Biofuels from an international perspective was on the agenda at the World Ag Expo in California this week. International seminars on Tuesday included “The World of Biofuels” and “The California-Brazil Connection: Ethanol, Biodiesel, Electricity and Beyond.”
One of the panelists for the second seminar was Rahul Iyer of Primafuel, who spoke on international biofuel policy trends and the many opportunities and challenges facing American farmers. During a telephone press conference from the Expo, Iyer said there has been a dramatic shift globally toward a new type of biofuels policy. “It started back in 2005 in California when California adopted the Global Warming Solutions Act,” said Iyer. “The intention of this regulation was to create a technology-neutral market for low-carbon fuels.” Instead of stipulating percentages for ethanol or biodiesel use, the intent to reduce net carbon content of fuels by ten percent by the year 2020, “we don’t care what technologies you use to do it, you just have to prove to us that you’re doing it.”
He says this that creates a challenge for ethanol and biodiesel producers “to figure out what their environment footprint is, what they’re carbon reduction is, because at the end of the day it determines whether they have a valuable product or not.”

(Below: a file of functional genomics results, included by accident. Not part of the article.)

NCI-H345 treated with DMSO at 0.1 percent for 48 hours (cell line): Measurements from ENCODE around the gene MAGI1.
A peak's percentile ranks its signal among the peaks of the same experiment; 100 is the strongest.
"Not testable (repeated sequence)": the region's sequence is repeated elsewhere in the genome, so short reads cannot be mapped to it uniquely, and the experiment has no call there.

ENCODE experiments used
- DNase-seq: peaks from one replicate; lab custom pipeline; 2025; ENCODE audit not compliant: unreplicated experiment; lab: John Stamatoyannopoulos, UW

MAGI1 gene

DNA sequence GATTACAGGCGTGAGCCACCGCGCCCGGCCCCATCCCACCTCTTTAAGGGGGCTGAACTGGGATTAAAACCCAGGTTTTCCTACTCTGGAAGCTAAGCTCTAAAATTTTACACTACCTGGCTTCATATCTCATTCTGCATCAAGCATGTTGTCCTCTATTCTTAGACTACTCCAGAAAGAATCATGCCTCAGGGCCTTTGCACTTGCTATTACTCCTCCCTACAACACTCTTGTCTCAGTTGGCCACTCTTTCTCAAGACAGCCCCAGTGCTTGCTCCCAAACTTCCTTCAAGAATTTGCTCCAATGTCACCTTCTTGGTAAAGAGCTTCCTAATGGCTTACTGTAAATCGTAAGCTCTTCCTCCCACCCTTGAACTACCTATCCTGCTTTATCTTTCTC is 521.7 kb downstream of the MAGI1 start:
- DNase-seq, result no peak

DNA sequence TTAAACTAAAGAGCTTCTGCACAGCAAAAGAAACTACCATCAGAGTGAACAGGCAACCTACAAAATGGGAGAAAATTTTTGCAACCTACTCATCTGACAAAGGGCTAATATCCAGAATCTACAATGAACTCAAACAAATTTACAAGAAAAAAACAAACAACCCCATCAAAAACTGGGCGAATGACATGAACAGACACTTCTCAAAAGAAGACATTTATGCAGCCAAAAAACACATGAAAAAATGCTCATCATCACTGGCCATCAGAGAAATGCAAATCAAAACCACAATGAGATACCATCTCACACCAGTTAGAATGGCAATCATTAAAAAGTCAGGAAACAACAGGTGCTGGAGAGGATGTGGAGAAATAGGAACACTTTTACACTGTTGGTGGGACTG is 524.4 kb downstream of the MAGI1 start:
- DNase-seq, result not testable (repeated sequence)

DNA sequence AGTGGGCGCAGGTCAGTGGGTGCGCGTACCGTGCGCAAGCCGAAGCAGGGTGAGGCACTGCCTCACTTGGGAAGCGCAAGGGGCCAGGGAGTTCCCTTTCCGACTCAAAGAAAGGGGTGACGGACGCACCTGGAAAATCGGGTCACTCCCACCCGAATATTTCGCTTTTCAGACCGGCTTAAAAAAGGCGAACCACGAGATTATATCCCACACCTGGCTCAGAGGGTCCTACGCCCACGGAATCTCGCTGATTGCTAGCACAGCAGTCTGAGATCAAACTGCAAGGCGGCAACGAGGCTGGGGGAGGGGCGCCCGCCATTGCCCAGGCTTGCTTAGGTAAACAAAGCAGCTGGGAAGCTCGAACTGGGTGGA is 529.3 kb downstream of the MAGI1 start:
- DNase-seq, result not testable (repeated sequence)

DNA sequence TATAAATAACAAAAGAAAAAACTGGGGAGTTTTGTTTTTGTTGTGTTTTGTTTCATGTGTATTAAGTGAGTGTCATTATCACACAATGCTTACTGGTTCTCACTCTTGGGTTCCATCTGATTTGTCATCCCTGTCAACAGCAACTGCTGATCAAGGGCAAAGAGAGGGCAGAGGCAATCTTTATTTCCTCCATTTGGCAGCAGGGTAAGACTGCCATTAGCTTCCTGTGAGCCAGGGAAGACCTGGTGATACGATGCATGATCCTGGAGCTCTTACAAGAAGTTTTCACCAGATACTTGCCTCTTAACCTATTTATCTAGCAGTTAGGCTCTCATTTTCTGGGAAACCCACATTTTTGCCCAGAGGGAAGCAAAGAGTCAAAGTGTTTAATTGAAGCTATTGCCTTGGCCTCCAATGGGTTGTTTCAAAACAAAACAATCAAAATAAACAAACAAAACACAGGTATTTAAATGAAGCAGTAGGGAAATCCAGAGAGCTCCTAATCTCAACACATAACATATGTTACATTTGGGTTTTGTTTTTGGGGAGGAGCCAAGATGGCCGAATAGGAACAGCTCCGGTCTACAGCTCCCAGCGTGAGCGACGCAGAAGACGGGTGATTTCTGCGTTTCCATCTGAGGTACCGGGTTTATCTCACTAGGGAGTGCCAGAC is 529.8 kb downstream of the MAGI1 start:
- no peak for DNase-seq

The new Renewable Fuels Standard in the energy bill, what Iyer calls RFS 2, also challenges the industry to create more advanced biofuels that give greater and greater life-cycle carbon reductions emissions.” And at the same time, the European Union is developing it’s own low carbon fuels standard, “which coincidentally, looks almost exactly like California’s,” said Iyer.
Basically, Iyer says that the market place is going to create a premium for low carbon fuels that will cause an increase in efficiency from the farm to the fuel tank with better technology.
Primafuels is “a company focused on finding low-carbon fuels for the international community.”
Listen to part of Iyer’s comments here: